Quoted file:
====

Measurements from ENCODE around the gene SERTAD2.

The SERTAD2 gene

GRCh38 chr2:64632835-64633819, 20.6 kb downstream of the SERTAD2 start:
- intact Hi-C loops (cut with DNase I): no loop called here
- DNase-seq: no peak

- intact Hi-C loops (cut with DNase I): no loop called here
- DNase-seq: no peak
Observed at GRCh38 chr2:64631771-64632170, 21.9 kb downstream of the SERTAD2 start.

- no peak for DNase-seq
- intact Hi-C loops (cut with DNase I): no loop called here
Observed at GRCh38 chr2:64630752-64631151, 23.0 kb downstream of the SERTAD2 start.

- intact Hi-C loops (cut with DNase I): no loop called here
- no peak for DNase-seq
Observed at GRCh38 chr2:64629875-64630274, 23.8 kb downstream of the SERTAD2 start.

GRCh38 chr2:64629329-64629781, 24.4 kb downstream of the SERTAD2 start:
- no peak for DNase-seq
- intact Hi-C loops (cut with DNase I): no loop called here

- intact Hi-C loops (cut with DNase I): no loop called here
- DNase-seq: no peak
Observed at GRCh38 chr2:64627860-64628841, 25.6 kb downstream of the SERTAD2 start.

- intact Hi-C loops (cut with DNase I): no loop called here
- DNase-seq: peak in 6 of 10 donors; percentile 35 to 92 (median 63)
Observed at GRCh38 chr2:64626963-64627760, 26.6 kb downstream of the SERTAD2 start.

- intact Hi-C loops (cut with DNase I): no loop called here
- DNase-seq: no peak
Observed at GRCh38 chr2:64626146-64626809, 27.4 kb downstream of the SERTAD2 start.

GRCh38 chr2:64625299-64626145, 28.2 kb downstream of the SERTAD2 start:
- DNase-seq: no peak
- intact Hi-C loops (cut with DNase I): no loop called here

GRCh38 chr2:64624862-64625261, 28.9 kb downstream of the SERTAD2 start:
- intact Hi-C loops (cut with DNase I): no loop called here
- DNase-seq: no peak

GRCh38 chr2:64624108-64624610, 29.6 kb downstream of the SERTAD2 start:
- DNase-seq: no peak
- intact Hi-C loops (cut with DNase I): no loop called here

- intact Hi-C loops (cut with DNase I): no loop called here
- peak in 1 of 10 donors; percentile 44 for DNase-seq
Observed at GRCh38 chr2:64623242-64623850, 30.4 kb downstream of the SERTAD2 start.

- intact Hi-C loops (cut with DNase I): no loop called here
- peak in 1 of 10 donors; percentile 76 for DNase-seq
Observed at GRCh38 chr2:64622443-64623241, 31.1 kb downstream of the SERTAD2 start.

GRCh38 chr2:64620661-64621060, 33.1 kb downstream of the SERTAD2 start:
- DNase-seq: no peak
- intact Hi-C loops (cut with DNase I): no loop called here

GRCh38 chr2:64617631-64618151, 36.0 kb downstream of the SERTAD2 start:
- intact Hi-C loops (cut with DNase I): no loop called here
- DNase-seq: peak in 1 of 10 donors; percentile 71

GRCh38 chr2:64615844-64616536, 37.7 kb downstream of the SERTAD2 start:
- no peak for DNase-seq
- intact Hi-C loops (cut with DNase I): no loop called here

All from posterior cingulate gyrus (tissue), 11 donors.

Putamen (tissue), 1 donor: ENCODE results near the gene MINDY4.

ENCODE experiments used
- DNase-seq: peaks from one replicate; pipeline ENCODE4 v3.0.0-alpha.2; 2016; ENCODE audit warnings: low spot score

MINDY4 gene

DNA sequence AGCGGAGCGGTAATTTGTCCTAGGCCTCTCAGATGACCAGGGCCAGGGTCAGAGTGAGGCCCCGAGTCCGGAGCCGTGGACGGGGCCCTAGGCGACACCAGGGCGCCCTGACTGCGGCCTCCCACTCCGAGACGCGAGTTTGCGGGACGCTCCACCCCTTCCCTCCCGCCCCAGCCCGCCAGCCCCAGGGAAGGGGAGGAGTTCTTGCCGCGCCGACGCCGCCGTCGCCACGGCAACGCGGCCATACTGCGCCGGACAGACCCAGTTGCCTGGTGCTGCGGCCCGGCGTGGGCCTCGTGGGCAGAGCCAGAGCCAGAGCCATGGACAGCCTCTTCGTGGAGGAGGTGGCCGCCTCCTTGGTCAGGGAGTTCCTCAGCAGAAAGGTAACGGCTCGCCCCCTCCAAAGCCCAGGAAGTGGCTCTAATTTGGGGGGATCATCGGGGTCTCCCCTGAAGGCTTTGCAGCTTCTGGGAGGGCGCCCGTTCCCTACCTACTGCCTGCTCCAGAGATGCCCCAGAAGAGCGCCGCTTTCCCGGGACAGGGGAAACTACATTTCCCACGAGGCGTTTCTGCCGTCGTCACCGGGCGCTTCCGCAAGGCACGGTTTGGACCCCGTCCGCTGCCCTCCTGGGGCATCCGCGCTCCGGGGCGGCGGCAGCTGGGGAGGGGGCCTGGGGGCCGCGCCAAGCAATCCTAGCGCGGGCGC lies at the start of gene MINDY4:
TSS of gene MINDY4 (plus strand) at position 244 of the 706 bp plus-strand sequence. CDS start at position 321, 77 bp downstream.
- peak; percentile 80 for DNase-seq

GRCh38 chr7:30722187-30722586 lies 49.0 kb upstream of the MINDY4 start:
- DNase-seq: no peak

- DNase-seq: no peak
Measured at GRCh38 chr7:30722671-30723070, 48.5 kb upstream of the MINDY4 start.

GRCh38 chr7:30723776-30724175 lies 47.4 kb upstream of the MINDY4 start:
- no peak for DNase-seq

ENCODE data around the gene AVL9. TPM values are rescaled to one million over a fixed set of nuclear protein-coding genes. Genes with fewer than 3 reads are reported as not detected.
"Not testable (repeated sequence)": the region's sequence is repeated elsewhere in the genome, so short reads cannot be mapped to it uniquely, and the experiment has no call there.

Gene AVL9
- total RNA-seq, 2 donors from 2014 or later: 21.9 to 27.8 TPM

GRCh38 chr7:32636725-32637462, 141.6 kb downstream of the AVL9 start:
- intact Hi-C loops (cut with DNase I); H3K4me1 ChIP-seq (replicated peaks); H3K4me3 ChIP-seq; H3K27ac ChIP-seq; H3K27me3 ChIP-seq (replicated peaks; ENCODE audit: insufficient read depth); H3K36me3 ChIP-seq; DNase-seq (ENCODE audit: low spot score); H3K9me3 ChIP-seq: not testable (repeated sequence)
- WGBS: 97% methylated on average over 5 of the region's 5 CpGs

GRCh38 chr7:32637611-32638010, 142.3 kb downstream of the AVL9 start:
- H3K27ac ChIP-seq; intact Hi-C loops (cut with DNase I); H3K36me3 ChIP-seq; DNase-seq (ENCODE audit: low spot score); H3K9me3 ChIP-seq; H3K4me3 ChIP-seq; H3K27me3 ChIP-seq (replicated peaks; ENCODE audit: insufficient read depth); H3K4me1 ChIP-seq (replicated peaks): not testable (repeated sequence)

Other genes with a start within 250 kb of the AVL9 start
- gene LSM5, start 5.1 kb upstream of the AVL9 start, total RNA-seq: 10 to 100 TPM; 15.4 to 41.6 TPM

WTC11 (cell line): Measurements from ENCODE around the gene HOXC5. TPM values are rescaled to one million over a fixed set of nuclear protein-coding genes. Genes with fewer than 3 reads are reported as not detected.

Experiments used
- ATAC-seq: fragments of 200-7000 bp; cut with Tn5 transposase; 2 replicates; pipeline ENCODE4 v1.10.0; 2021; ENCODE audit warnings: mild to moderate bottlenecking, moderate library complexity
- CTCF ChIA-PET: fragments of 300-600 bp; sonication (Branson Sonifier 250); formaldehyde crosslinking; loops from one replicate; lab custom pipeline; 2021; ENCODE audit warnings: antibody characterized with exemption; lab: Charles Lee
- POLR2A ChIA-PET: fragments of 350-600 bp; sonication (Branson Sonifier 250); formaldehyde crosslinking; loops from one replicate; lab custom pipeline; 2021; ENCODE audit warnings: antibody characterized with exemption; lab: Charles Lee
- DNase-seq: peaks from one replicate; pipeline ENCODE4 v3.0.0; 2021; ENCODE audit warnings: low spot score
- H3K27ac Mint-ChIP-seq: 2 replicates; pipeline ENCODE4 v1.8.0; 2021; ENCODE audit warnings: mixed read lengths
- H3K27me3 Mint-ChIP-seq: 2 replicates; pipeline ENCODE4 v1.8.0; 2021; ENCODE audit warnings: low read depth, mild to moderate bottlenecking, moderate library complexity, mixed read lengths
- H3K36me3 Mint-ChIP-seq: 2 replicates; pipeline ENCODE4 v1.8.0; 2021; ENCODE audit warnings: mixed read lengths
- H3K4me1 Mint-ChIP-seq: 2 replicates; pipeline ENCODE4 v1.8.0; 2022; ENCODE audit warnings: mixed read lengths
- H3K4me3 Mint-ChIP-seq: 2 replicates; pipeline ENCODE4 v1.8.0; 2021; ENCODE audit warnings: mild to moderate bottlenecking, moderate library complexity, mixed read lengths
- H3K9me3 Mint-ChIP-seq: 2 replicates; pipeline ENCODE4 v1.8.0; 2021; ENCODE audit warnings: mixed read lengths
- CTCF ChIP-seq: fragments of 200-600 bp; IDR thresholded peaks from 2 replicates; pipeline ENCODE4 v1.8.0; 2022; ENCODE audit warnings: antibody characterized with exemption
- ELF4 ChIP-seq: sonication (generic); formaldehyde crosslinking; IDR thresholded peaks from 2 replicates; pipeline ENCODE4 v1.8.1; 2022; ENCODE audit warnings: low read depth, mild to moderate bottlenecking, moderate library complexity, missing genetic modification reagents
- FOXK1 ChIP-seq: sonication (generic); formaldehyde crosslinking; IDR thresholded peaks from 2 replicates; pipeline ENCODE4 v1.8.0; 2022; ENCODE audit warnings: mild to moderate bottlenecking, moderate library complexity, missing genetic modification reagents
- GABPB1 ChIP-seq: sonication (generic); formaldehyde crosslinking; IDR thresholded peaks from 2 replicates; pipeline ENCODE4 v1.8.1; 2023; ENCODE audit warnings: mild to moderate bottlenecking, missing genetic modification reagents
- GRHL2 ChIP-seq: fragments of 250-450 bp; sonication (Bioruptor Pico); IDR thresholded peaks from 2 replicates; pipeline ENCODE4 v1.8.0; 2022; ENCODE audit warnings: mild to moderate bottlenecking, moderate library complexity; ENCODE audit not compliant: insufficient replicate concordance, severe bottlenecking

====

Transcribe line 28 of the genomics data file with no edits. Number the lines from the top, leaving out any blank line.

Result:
- DNase-seq: no peak